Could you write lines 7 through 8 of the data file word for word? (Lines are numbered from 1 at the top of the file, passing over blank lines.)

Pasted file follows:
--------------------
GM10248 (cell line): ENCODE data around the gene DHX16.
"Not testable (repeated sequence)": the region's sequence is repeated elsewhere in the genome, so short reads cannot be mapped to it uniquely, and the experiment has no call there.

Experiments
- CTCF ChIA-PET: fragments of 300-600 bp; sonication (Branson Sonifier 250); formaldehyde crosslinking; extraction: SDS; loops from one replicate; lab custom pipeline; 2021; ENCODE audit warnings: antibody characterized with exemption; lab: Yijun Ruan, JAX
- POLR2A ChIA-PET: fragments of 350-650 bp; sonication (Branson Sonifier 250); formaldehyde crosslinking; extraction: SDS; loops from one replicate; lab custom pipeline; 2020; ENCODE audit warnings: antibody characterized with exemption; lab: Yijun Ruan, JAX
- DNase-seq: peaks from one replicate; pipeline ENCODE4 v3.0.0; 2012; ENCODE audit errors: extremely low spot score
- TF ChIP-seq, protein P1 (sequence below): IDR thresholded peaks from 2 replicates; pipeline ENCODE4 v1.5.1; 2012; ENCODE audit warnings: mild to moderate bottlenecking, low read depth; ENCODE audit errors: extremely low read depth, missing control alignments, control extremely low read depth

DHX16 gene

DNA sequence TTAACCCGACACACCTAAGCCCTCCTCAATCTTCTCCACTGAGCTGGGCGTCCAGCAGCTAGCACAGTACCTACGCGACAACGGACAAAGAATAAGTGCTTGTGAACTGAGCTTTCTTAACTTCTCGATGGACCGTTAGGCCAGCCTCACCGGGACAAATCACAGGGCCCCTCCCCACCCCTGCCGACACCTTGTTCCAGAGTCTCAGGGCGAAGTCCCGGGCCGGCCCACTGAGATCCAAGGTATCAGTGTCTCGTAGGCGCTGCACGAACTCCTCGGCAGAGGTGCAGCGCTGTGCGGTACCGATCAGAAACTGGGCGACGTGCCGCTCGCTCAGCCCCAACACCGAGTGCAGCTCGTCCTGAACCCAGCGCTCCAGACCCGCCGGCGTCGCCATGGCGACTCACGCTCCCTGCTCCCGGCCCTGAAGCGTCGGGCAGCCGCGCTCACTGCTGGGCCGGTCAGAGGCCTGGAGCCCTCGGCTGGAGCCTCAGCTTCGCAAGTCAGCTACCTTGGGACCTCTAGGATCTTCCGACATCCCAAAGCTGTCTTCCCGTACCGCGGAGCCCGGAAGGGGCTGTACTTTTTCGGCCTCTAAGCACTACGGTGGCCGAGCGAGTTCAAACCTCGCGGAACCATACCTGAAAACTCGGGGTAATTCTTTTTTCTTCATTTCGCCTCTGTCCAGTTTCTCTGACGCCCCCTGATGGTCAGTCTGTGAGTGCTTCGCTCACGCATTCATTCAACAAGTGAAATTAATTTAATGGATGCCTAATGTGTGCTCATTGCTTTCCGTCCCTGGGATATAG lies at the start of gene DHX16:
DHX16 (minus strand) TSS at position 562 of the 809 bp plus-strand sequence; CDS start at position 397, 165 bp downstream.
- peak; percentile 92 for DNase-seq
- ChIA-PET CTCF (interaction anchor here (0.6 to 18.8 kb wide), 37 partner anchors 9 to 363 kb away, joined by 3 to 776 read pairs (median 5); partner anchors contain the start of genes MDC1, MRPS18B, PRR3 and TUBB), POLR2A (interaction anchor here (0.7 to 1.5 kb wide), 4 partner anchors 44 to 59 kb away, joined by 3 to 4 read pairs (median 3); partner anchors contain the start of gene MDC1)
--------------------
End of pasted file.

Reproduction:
- TF ChIP-seq, protein P1 (sequence below): IDR thresholded peaks from 2 replicates; pipeline ENCODE4 v1.5.1; 2012; ENCODE audit warnings: mild to moderate bottlenecking, low read depth; ENCODE audit errors: extremely low read depth, missing control alignments, control extremely low read depth

DHX16 gene